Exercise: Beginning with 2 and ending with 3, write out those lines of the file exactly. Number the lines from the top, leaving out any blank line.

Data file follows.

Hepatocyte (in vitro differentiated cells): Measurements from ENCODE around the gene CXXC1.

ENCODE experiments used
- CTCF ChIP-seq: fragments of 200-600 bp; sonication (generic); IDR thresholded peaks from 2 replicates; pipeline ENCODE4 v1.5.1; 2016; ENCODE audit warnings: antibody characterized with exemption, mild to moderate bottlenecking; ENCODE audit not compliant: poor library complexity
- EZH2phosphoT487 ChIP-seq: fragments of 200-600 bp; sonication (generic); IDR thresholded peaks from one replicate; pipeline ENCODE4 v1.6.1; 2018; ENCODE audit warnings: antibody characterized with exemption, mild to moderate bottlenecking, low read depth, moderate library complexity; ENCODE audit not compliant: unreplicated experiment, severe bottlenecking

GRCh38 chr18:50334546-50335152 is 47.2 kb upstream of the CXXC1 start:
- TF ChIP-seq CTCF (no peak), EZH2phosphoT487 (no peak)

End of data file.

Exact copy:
ENCODE experiments used
- CTCF ChIP-seq: fragments of 200-600 bp; sonication (generic); IDR thresholded peaks from 2 replicates; pipeline ENCODE4 v1.5.1; 2016; ENCODE audit warnings: antibody characterized with exemption, mild to moderate bottlenecking; ENCODE audit not compliant: poor library complexity